So what do you need to think about when it comes to KiwiSaver?
Part of a financial adviser’s role is to help clients make “smart decisions” about their money, and joining KiwiSaver is often one of those smart decisions.
Our business partner, Bloomsbury Associates, are able to guide you through this, and have suggested some of the decisions that need to be made regarding the KiwiSaver process.
This article has been written in the first person by Bloomsbury Associates…
Smart decision 1 – join, and then maximise the benefits
I was explaining the benefits of joining KiwiSaver to a 61 year old. She doesn’t work, and was wondering why she should contribute anything to KiwiSaver.
I told her to imagine that there was a cash machine in her kitchen. The machine worked this way – if you put a dollar in it, it would give your dollar back, plus 50 cents extra. In fact, the machine would do this for the first $1,043 you put into it every year, clicking over at the end of June.
I asked her how often she would put a dollar into that machine. Of course, she said 1043 times.
She now contributes about $87 per month to her KiwiSaver, in order to get the full benefit of the government member tax credit each year.
If you are a member and don’t already contribute at least $87 a month to your KiwiSaver, you may like to consider increasing your contributions, either monthly or as a lump sum top up each year.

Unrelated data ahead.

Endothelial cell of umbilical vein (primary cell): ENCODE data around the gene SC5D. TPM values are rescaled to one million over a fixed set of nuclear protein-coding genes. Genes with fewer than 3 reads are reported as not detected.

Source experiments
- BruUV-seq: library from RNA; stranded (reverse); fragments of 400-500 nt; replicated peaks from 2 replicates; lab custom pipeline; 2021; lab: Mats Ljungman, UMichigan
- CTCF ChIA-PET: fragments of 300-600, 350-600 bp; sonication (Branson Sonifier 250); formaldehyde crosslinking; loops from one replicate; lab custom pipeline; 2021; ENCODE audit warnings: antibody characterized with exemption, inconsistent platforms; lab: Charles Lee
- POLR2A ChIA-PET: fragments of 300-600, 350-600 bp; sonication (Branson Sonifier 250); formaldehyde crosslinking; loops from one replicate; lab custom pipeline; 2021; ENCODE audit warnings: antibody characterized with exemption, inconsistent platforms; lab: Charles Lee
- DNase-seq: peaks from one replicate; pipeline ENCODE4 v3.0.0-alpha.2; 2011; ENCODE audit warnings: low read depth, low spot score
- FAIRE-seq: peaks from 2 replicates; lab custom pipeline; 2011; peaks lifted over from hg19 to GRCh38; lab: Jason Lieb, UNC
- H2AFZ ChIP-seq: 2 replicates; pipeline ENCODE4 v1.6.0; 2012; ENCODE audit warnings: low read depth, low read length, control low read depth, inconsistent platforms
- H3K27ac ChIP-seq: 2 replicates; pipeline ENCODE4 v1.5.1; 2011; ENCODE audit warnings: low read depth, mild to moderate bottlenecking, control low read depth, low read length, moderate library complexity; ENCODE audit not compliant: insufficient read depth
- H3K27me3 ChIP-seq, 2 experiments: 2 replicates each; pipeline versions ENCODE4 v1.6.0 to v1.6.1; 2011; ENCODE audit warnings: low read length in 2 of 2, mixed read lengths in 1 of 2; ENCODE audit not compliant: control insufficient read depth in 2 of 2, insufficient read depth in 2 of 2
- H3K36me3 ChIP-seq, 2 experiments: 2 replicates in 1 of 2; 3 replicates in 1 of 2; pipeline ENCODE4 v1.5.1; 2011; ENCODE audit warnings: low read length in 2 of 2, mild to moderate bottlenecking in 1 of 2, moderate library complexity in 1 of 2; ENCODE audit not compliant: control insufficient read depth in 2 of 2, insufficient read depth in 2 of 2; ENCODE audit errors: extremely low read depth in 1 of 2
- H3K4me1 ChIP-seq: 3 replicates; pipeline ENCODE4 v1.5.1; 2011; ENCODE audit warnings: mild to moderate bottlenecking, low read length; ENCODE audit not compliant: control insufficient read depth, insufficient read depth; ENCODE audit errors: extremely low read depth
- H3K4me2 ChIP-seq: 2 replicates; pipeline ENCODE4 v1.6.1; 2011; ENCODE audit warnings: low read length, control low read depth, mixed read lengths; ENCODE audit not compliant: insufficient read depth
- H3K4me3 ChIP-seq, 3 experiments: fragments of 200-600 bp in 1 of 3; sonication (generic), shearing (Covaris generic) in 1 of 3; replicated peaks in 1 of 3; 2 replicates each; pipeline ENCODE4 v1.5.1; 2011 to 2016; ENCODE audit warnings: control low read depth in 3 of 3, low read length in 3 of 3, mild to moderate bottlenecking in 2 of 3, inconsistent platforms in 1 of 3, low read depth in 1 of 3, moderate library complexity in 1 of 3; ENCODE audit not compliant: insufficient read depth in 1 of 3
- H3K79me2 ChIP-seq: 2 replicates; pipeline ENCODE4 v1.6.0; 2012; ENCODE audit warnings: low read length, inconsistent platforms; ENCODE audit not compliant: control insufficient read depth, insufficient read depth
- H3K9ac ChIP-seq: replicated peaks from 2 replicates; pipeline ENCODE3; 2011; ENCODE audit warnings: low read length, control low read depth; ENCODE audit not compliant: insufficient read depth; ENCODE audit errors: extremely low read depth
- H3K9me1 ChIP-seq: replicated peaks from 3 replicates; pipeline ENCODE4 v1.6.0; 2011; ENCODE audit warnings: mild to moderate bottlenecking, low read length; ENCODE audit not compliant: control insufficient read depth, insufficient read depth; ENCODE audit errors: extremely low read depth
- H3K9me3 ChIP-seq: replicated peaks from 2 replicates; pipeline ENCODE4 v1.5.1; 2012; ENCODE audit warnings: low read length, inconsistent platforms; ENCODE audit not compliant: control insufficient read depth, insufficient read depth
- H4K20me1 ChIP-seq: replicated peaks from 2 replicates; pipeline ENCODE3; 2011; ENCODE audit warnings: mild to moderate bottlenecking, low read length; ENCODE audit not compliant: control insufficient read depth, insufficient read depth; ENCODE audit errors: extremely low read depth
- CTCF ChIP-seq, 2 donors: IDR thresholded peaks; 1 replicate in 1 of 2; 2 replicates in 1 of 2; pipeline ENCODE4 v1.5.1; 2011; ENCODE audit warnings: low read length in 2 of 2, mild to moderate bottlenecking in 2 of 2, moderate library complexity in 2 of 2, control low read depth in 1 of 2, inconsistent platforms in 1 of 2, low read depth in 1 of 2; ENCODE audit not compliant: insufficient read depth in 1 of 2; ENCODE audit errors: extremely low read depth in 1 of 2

In the first year that you join KiwiSaver, you get even more than an extra 50 cents back for every dollar invested. The government’s $1,000 tax free kickstart payment makes sure of that.
Employees not only get those government contributions – an employer will also contribute an amount equal to 3% of your pay (less tax).
When you add up the kickstart, the member tax credit and your employer’s contributions, your KiwiSaver balance is already off to a great start by the end of your first year of membership.
Smart decision 2 – take some risk
One of the ‘drawbacks’ of KiwiSaver is that the money is tied up until age 65, or whatever the official retirement age is when you reach it. However, this drawback is also a benefit – for many of us, it means we’re not going to see that money for over a decade. This means we can potentially take some risk with it.
But many KiwiSaver investors aren’t taking risk. The largest pool of KiwiSaver money is in the conservative category. One reason for this is that all KiwiSaver default funds are conservative. If you have a longer time horizon, then you should strongly consider taking risks appropriate to that time horizon. Remember, your time horizon is not merely the time until age 65, unless you plan to spend the entire lump sum at that moment. For those using the funds to support their retirement, the time horizon extends to life expectancy.
Your adviser can help you determine the appropriate amount of risk to take for your circumstances.
So when looking to make the smart decision regarding your KiwiSaver, it is best to speak to the experts. Speak to Bloomsbury Associates today by ringing them on 04 499 6979 and asking to speak to either Philip Stevenson (Director) or Angie Georgiou (Consultant).
And, as always, for anything to do with your accounting / tax needs – give us a call (Laurenson Chartered Accountants) on 04 477 1801.
Brad Harpur – Business Manager